Die casts are industry’s unsung workhorses, giving functional form to a whole host of manufactured goods — from belt buckles to car engines — that people largely take for granted.
Two minutes after a 3,500-ton die cast is shot full of molten metal, a car engine block emerges. The casting process is repeated thousands of times for a single die.
Eventually, this constant alternation from extreme heat to cooling leaves die casts degraded, from tiny cracks to more serious wear and tear. Repairing die casts requires considerable downtime, reducing yields and a manufacturer’s bottom line.
Enter 3D printing. Additive manufacturing techniques promise to significantly reduce costs by enabling faster and cheaper repairs. 3D printing can also significantly extend the lifespan of dies, saving the industry an estimated $500 million a year, says Daniel Twarog, president of the North American Die Casting Association.
“We have ways of repairing our tooling, but there is nowhere near the speed that this type of technique that we are trying to employ through additive manufacturing provides,” says Twarog.
Using 3D printing to update the age-old process of die casting is just one way the U.S. manufacturing sector is trying to maintain its competitive edge in a fast-changing global environment. It’s also not by accident — as part of an ambitious joint collaboration by the public and private sector to America’s advanced manufacturing base.
The $500,000 in funding to use 3D printing for the “rejuvenation and repurposing” of die casts comes from a federally funded advanced manufacturing initiative known as the National Network for Manufacturing Innovation (NNMI). The Obama administration hopes to eventually expand the network to 15 innovation institutes focusing on different clusters of technology.
The first institute — Youngstown, Ohio-based America Makes — is shepherding the development of commercial viable 3D printing techniques, including die-casting and nearly two dozen other research projects. It has drawn in close to 100 other partners, mostly companies.
A second innovation cluster— pulling together 18 companies, five universities and two national labs — was established at North Carolina State University in January to focus on wide-gap semiconductors. Two more recently launched institutes are focused digital manufacturing and design, as well as lightweight and modern metals.
The institutes represent a new focus by the government to nudge promising technologies into commercial deployment. While federal money for science and technology typically funds basic research conducted at universities or governmental labs, the success other industrialized countries have had in aiding technological commercialization — notably Germany’s Fraunhofer Institutes – has persuaded the administration to undertake a similar later-stage support initiative.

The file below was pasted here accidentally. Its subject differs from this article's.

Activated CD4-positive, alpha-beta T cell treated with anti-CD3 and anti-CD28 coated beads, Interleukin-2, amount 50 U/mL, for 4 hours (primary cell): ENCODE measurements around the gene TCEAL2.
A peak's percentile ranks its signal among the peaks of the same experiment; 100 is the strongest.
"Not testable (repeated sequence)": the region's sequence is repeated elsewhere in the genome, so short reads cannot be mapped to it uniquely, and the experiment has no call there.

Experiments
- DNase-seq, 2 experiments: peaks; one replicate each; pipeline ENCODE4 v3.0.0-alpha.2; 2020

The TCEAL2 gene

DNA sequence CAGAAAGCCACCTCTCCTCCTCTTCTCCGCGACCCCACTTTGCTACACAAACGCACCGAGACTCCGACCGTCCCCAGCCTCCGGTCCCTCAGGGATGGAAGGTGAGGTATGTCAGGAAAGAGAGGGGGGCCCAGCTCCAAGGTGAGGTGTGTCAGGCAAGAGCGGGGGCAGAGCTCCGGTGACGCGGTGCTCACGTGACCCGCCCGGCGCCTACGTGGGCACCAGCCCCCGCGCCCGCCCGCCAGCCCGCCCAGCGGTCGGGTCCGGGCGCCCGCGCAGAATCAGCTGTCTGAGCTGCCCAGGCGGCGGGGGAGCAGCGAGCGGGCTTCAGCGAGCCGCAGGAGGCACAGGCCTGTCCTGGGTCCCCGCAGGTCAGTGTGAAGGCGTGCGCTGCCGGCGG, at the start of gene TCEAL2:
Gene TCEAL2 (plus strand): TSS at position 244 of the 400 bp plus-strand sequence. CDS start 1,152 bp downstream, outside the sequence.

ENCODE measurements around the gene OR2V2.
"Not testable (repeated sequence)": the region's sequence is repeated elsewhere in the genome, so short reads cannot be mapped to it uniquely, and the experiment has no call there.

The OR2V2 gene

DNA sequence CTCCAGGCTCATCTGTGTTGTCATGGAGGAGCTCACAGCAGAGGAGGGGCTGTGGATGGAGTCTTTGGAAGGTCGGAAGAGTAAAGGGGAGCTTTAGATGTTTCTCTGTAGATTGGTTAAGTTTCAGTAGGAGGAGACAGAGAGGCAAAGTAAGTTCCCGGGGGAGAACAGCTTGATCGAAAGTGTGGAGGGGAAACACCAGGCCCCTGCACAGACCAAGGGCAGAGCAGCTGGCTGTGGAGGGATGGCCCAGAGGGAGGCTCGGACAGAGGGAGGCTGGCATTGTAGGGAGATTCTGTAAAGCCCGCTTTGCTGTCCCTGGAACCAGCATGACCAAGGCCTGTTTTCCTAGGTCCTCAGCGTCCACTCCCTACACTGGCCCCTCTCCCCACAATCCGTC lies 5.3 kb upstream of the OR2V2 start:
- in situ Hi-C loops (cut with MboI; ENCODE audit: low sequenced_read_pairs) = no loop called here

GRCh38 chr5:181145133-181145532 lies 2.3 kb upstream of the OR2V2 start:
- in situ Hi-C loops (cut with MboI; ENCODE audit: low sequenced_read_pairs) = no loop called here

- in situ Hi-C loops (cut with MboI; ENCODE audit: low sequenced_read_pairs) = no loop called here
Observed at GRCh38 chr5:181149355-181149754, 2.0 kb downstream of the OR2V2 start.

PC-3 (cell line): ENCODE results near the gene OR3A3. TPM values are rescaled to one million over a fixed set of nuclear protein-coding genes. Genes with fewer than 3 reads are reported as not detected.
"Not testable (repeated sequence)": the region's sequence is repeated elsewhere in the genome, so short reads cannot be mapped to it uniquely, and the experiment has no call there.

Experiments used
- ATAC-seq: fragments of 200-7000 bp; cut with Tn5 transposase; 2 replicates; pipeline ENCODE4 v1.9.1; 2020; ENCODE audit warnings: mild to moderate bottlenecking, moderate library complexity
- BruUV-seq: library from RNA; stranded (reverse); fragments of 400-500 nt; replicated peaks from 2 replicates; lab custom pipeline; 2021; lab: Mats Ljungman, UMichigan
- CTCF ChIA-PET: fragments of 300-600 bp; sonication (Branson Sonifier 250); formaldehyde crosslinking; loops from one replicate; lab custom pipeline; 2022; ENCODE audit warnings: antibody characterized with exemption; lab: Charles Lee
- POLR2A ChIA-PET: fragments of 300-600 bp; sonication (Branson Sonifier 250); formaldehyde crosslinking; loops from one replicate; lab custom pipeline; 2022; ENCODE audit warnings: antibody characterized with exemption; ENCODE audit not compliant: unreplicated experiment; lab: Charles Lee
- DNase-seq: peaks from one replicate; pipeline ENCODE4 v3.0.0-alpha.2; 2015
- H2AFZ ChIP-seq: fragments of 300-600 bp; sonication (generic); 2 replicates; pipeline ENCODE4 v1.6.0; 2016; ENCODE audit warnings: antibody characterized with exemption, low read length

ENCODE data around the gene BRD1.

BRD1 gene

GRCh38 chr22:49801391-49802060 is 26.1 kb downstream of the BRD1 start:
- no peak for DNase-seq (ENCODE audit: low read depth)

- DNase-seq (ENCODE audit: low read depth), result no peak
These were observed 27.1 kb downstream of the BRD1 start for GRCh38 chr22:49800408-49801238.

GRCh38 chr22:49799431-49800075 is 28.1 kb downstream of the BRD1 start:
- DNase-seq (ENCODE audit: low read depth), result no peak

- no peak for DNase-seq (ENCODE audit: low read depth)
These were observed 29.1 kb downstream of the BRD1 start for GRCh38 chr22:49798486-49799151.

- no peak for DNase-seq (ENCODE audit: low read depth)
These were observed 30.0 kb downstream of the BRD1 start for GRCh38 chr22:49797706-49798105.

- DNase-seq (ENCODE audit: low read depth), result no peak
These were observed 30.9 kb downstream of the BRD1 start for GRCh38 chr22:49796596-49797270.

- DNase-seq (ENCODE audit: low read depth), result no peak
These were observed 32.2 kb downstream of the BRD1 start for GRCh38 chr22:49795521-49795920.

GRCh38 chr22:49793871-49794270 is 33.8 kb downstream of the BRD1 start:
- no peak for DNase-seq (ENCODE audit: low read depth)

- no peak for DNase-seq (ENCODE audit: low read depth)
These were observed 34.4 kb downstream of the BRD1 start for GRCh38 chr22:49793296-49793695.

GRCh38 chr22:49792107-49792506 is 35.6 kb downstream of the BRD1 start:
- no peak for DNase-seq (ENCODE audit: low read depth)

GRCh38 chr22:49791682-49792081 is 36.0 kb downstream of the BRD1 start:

Congress is currently considering providing $300 million for the network’s expansion. While that’s less than a third of the original $1 billion budget request, approval would demonstrate that “public policy has an important and legitimate role to play in promoting U.S. manufacturing and industry,” says Stephen Ezell, a senior analyst with the Information Technology & Innovation Foundation, which has been a strong proponent of the program.
The institutes create platforms that encourage collaborative innovation by bringing together a number of otherwise disparate parties who would not otherwise have an opportunity to interact, says Ezell.
One project focused on pre-competitive collaborative research, brings together GE Aviation, Boeing, Lockheed martin, Northop Grumman, additive manufacturer rp+m, and Stratasys, a leading 3D printing company, along with the University of Dayton Research Institute.
“That signifies the opportunity to try to leverage ones another’s investment,” says Rob Gorham, America Makes’ operations director. He says additive manufacturing can extend the life span of die by 25 percent, with repair times typically be reduced to two weeks from 26 weeks.
David Schwam, a Case Western professor overseeing the research on 3D die-casting, has been working for about a year and half with 10 qualified firms around the country to test various additive manufacturing techniques. One participant is Sciaky, which pioneered the use of high-energy electron beams to melt wire and deposit it — layer by layer — to create a shape that doesn’t need much finishing, thus reducing the production costs.
The various experiments will be narrowed to one or two of the most promising techniques to be tested in production in the fall. The firms involved in the testing will naturally be among the first to offer these services commercially and injecting new technologies into the marketplace is the overriding aim of the innovation network.
The U.S. has a long way to go trying to replicate the success of the Fraunhofer Institutes, which are considered key to Germany’s continued manufacturing strength. But innovation experts insist that with time — and funding — an effective innovation ecosystem can develop on American soil.
Top gif: Video courtesy of Sciaky